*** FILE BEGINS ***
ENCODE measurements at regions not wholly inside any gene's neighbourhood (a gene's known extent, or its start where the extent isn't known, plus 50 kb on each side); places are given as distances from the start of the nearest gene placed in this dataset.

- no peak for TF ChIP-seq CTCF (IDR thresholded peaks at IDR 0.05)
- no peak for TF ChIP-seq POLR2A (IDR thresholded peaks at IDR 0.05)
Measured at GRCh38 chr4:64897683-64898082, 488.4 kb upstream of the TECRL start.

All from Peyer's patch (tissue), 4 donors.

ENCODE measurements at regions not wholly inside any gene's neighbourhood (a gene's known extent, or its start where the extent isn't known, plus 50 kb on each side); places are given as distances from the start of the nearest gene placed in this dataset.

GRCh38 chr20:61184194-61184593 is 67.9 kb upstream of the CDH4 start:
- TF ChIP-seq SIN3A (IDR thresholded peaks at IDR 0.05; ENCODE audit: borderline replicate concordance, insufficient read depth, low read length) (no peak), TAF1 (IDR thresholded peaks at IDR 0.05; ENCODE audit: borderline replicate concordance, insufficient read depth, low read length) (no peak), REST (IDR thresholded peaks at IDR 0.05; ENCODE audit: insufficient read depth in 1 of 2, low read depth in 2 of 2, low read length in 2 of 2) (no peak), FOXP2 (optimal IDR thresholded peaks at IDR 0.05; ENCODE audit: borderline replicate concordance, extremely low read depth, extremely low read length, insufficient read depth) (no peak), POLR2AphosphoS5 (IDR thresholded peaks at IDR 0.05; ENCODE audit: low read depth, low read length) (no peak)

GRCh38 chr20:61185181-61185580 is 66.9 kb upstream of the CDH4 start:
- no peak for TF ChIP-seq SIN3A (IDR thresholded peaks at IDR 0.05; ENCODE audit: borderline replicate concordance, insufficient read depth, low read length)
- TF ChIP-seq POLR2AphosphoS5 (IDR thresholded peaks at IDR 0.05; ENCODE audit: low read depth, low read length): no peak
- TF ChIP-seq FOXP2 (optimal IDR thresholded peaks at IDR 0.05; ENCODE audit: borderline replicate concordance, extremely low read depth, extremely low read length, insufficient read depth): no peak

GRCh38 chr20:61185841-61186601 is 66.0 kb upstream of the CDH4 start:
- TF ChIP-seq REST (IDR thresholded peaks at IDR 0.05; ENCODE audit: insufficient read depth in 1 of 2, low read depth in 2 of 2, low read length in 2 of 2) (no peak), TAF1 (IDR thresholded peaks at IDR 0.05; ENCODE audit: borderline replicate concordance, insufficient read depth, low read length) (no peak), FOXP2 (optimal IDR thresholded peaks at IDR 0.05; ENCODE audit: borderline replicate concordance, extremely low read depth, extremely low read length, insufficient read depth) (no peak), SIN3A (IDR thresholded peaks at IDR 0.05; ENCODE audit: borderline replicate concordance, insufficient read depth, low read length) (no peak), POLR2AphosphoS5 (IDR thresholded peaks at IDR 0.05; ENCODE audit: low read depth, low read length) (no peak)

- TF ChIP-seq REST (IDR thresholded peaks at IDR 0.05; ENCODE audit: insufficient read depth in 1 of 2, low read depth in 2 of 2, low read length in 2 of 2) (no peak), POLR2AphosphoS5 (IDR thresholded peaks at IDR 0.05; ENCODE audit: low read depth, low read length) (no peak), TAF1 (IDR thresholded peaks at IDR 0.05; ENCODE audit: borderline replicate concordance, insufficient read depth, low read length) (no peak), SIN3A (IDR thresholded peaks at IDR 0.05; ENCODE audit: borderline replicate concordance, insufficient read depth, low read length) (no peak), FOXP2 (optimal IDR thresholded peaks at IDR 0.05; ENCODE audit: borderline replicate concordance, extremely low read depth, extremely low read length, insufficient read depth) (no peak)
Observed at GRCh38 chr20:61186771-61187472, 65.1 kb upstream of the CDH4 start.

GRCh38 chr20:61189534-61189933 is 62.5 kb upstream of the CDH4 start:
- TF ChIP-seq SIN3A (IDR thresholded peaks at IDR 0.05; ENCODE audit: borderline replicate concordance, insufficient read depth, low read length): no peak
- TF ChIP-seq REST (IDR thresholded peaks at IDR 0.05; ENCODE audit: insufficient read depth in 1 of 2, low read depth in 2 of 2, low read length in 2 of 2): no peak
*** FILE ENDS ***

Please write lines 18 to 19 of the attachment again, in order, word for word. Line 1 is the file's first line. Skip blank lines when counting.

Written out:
- TF ChIP-seq SIN3A (IDR thresholded peaks at IDR 0.05; ENCODE audit: borderline replicate concordance, insufficient read depth, low read length): no peak
- TF ChIP-seq REST (IDR thresholded peaks at IDR 0.05; ENCODE audit: insufficient read depth in 1 of 2, low read depth in 2 of 2, low read length in 2 of 2): no peak